by Sarah Johnson
Not long ago I heard Stacy Bare talk about how rock climbing saved his life.
Bare, a 2014 National Geographic Adventurer of the Year who has made a career of getting people outdoors through his expedition work with veterans, kids in poverty and others, was in Grand Junction speaking to a group of local outdoor industry leaders. He described the PTSD he experienced after military service in Iraq, the substance abuse and the feelings of hopelessness that led him to the brink of suicide. A friend told him something along the lines of, “You can kill yourself tomorrow. Today we’re going climbing.”
That day on Boulder’s Flatirons led to more encouragement from his friend and more days on the rock wall, until everything was different.
“Without rock climbing I’m pretty confident I’d be pushing up daisies,” Bare told the outdoor recreation website hipcamp.com last year. “Time outdoors introduced me to a group of people that accepted me for who I was, helped me define a new set of goals, commit to training, and gave me the encouragement I needed to seek out professional mental health treatment. It gave me a purpose and mission, supported my sobriety, helped me end addiction, made me happier and more positive in general, helped me lose about 40 pounds, keeps me sane. The list goes on and on.”
Here in Mesa County, mental health is on a lot of minds. We have some of the highest rates of completed and attempted suicide in the nation, but data suggests that many people here do not feel like they can ask for help: According to the 2015 Colorado Health Access Survey, 38.3% of Mesa County respondents did not feel comfortable talking to a health professional about personal problems, and 48.9% reported being concerned about what would happen if someone found out they had a problem.
Mind Springs Health, Mesa County’s community mental health center, notes that one in four adults are affected by a diagnosable mental disorder in a given year. That’s more than diabetes and comparable to heart disease; it’s practically a given that someone you know is struggling with mental health.
One of the most important things we can do in our community is to make seeking mental health treatment not only OK but the expectation – just like it is for diabetes and heart disease. But we can also take small individual steps that have a big impact on our mental health, like getting outside and being active.
“If we could package the outdoors and call it a pharmaceutical, it would be sold widely,” said Tyler Norris, vice president of total-health partnerships at Kaiser Permanente, in a 2016 Outside Magazine article. Exercise, in general, improves mental health by reducing anxiety, depression, and negative mood and by improving self-esteem and cognitive function.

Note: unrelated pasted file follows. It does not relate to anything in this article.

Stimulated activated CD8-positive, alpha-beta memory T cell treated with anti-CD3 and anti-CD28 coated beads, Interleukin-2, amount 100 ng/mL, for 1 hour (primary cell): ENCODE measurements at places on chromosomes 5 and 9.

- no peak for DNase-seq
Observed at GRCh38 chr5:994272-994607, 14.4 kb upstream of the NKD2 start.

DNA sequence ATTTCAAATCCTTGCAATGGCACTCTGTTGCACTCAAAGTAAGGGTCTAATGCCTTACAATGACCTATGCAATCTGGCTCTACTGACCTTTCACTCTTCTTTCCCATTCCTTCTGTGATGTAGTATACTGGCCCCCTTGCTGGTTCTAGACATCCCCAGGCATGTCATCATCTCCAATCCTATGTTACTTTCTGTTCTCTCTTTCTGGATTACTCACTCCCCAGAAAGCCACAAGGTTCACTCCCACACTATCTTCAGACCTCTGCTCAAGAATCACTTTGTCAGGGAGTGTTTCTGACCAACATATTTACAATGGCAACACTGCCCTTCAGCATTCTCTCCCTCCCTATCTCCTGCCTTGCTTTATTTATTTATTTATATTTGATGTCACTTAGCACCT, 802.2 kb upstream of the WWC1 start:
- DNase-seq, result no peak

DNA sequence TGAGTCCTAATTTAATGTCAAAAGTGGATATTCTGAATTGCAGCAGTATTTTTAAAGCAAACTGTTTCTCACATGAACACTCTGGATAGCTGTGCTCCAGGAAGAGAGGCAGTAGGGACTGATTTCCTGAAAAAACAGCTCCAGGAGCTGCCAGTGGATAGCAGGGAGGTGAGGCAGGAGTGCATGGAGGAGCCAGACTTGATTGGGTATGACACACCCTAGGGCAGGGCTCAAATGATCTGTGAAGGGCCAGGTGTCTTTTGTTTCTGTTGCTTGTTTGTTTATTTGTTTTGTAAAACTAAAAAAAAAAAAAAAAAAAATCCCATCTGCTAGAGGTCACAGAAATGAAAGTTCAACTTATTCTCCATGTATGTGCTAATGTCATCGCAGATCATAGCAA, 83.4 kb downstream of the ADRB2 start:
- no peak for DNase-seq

In Mesa County, with its great neighborhood parks, 242 days of sunshine a year and where more than 70% of the county is public land, we can take those simple steps to improve our mental health, no gym membership required. On September 16, we also have a unique opportunity to get outside, be active, connect with each other, and increase awareness of mental health all at the same time.
Healthier Colorado, a nonpartisan, nonprofit organization dedicated to raising the voices of Coloradans to improve the health of our state’s residents, is hosting Gearing up for Mental Health: Grand Junction, a free family-friendly community event that aims to de-stigmatize mental health and put it on equal footing with physical health. The event starts with a 2-mile bike parade (or walk) through downtown, followed by a Wellness Fair with local nonprofits and organizations focused on mental, behavioral, and physical health. Bike decorating supplies will be provided, as well as FREE LUNCH, face painting, a bounce house, and more.
Register for this fun event here.
Mind Springs Health will be holding their annual Recovery Festival on the same day. This free event, organized by individuals impacted by mental illness, is a “day celebrating recovery, recognizing and discussing individual strengths and successes, and realizing the power of walking together.” Lunch will be served there, too; RSVP here.
You can make your voice heard on mental health and other health issues when the Colorado Health Institute visits Mesa County to gather data for the next Colorado Health Access Survey. They will be in Grand Junction on September 19 at 9am, RSVP here by September 8 to participate.
When it comes to the stigma of mental health, we have a lot of work to do. And it’s important work, because it has the potential to save lives. But if we can get closer to the goal by going for a hike or by putting streamers on our bikes and eating lunch together in the park, doing our part sounds pretty good. Hope to see you at one of these events soon!